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After switching to VS2010, the managed debug assistant is displaying an error about an unbalanced stack from a call to an unmanaged C++ function from a C# application.

The usuals suspects don't seem to be causing the issue. Is there something else I should check? The VS2008 built C++ dll and C# application never had a problem, no weird or mysterious bugs - yeah, I know that doesn't mean much.

Here are the things that were checked:

  • The dll name is correct.
  • The entry point name is correct and has been verified with depends.exe - the code has to use the mangled name and it does.
  • The calling convention is correct.
  • The sizes and types all seem to be correct.
  • The character set is correct.
  • There doesn't seem to be any issues after ignoring the error and there isn't an issue when running outside the debugger.


[DllImport("Correct.dll", EntryPoint = "SuperSpecialOpenFileFunc", CallingConvention = CallingConvention.StdCall, CharSet = CharSet.Ansi, ExactSpelling = true)]
public static extern short SuperSpecialOpenFileFunc(ref SuperSpecialStruct stuff);

[StructLayout(LayoutKind.Sequential, Pack = 1, CharSet = CharSet.Ansi)]
public struct SuperSpecialStruct
   public int field1;
   [MarshalAs(UnmanagedType.ByValTStr, SizeConst = 256)]
   public string field2;
   [MarshalAs(UnmanagedType.ByValTStr, SizeConst = 20)]
   public string field3;
   [MarshalAs(UnmanagedType.ByValTStr, SizeConst = 10)]
   public string field4;
   public ushort field5;
   public ushort field6;
   public ushort field7;
   public short field8;
   public short field9;
   public uint field10;
   public short field11;


short SuperSpecialOpenFileFunc(SuperSpecialStruct * stuff);

struct SuperSpecialStruct
   int               field1;
   char              field2[256];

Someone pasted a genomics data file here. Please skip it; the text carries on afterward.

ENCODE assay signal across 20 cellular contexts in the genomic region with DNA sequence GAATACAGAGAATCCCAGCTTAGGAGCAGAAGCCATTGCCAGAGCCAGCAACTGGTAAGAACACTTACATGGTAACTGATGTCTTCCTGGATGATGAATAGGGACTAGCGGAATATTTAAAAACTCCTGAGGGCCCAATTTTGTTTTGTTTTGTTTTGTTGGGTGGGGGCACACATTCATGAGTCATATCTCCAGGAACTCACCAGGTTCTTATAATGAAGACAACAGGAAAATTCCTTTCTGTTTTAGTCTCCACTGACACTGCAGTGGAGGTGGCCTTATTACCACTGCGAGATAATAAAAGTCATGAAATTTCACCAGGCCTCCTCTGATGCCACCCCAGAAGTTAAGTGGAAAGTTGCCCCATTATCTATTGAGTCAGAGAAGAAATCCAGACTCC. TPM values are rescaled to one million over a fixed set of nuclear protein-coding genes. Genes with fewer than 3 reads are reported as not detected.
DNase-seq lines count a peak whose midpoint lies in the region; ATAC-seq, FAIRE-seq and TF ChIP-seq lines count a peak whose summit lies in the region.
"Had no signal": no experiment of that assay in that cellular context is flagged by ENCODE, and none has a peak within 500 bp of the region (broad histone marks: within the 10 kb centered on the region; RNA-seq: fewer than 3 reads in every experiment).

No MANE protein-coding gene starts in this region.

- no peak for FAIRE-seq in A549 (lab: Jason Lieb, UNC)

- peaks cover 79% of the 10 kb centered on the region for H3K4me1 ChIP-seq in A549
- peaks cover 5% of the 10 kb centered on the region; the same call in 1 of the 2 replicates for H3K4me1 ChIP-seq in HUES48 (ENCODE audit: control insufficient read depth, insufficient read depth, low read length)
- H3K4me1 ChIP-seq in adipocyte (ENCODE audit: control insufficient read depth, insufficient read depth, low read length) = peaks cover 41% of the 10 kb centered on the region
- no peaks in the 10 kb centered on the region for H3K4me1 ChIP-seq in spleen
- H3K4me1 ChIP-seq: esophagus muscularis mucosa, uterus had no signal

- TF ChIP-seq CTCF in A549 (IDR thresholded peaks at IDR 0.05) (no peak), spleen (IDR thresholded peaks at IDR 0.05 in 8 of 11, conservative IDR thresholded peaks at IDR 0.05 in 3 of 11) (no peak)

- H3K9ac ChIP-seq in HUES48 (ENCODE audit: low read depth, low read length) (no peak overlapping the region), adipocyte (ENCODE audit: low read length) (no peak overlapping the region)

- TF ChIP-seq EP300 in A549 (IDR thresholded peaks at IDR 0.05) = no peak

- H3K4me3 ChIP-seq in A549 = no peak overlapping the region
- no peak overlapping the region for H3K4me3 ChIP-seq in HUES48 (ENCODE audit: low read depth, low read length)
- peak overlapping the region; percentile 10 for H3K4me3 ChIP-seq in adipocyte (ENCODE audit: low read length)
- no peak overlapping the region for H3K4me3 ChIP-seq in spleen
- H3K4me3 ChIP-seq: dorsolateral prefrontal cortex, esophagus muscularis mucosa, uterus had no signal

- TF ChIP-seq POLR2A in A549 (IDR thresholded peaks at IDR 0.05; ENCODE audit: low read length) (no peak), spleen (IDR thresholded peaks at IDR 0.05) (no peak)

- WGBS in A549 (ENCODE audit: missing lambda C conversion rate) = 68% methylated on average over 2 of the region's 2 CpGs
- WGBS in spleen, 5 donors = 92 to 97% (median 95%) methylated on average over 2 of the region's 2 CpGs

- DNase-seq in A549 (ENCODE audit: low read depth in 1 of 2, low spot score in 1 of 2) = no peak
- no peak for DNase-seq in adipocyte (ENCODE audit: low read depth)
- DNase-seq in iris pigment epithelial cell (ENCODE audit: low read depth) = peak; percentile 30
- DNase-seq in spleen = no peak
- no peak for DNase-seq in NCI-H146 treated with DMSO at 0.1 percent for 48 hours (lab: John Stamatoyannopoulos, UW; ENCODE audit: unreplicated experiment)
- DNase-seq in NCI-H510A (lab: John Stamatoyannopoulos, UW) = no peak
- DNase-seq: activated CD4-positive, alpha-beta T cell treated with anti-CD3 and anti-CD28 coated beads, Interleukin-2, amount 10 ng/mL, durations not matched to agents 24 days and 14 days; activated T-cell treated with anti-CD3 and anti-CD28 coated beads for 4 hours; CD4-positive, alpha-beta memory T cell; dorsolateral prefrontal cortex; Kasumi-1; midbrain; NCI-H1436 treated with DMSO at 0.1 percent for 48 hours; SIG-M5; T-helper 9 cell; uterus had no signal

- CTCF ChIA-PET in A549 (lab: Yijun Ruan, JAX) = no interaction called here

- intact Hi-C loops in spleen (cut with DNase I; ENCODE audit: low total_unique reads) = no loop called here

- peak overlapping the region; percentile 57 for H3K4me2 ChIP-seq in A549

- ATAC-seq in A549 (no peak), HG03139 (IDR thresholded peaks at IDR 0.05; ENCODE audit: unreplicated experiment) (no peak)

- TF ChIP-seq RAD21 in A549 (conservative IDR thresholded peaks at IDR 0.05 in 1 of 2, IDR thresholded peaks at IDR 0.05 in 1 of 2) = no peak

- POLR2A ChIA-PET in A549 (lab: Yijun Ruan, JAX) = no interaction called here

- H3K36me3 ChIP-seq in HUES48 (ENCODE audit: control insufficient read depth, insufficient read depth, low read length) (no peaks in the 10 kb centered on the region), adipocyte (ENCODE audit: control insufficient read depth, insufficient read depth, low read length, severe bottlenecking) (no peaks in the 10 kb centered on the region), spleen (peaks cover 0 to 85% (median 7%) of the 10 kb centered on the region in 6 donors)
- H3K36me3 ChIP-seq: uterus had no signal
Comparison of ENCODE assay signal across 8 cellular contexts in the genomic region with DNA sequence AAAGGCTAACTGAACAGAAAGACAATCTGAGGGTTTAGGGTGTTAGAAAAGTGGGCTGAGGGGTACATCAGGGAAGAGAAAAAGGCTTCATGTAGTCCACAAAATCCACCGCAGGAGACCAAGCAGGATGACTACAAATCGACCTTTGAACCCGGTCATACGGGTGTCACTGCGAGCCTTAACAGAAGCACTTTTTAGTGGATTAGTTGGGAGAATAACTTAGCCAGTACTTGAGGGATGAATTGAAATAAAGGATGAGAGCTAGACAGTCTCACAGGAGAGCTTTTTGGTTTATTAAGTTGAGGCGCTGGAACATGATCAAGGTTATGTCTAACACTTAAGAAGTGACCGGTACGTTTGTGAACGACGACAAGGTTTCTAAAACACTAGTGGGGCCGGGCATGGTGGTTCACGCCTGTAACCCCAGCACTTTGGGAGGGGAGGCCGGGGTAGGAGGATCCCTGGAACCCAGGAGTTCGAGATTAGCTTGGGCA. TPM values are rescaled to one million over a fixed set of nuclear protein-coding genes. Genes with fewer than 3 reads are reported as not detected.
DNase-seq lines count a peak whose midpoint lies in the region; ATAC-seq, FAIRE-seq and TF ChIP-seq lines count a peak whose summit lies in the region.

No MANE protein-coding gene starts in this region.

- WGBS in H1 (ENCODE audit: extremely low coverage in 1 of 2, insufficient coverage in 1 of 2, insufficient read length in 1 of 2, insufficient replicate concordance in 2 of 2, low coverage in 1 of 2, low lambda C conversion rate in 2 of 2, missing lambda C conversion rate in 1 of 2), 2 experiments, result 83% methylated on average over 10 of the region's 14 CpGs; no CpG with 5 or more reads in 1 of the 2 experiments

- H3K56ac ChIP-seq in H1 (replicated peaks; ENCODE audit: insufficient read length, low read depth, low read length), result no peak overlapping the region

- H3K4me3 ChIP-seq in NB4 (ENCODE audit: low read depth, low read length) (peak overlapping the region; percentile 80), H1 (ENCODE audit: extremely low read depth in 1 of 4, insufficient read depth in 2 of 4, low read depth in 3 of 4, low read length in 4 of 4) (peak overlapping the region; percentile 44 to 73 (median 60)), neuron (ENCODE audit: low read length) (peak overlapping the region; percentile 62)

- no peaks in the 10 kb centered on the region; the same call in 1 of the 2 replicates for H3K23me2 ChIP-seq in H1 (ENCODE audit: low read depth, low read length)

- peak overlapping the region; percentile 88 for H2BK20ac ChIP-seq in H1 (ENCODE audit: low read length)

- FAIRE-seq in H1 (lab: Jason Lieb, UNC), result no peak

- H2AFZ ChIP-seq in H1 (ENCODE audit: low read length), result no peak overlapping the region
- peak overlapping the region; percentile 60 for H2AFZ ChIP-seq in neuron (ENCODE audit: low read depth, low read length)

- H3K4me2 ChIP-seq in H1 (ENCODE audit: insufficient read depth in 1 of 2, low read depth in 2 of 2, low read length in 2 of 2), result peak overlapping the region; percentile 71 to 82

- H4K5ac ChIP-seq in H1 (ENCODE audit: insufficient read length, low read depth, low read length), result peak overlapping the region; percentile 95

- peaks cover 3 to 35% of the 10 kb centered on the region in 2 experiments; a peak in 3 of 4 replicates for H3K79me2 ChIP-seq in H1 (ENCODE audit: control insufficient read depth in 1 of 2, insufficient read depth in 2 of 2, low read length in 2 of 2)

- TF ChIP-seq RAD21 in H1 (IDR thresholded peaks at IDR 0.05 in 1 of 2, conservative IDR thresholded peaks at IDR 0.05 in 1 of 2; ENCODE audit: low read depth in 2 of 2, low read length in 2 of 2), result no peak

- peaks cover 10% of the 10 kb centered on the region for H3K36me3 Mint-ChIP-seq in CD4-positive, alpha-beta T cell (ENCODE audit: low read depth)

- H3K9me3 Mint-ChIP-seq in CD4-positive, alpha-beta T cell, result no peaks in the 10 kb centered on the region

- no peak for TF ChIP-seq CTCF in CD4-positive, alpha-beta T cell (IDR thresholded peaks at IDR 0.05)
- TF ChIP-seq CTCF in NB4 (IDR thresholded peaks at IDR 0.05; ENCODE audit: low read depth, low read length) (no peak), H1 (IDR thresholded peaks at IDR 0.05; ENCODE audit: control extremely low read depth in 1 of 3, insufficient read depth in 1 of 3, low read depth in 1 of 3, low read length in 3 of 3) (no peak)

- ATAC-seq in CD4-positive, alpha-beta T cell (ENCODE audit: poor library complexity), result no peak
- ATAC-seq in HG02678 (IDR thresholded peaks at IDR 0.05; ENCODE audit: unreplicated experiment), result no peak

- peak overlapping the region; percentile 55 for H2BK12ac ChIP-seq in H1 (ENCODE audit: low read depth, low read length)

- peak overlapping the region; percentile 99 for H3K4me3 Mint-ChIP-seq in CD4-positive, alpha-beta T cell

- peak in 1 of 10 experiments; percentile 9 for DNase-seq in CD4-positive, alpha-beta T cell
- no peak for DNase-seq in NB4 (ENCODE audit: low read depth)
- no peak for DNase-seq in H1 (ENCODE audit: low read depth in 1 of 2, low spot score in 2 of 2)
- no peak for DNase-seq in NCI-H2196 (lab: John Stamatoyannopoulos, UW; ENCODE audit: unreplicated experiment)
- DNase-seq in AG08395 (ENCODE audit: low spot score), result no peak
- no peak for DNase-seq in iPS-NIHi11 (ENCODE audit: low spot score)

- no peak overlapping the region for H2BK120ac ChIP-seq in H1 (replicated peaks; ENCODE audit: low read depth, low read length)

char              field3[20];
   char              field4[10];
   unsigned short    field5;
   unsigned short    field6;
   unsigned short    field7;
   short             field8;
   short             field9;
   unsigned int      field10;
   short             field11;

Here is the error:

Managed Debugging Assistant 'PInvokeStackImbalance' has detected a problem in 'Managed application path'.

Additional Information: A call to PInvoke function 'SuperSpecialOpenFileFunc' has unbalanced the stack. This is likely because the managed PInvoke signature does not match the unmanaged target signature. Check that the calling convention and parameters of the PInvoke signature match the target unmanaged signature.

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Yeah I'm getting this too and am not sure why. You'd think if the calling conventions were messed up it would just completely trash the stack and it wouldn't work. And it's claiming this for every call I'm making. –  RandomEngy Apr 7 '10 at 18:22
Same problem here, no clue why. Program still works, though. –  Sam Apr 30 '10 at 9:31
Oh, for me changing the c++ function to __stdcall fixed the problem. –  Sam Apr 30 '10 at 13:05
Starting with the .NET Framework 4, a streamlined interop marshaling architecture provides a significant performance improvement for transitions from managed code to unmanaged code. In earlier versions of the .NET Framework, the marshaling layer detected incorrect platform invoke declarations on 32-bit platforms and automatically fixed the stack. this url has explaned this –  lslab Sep 4 '13 at 8:13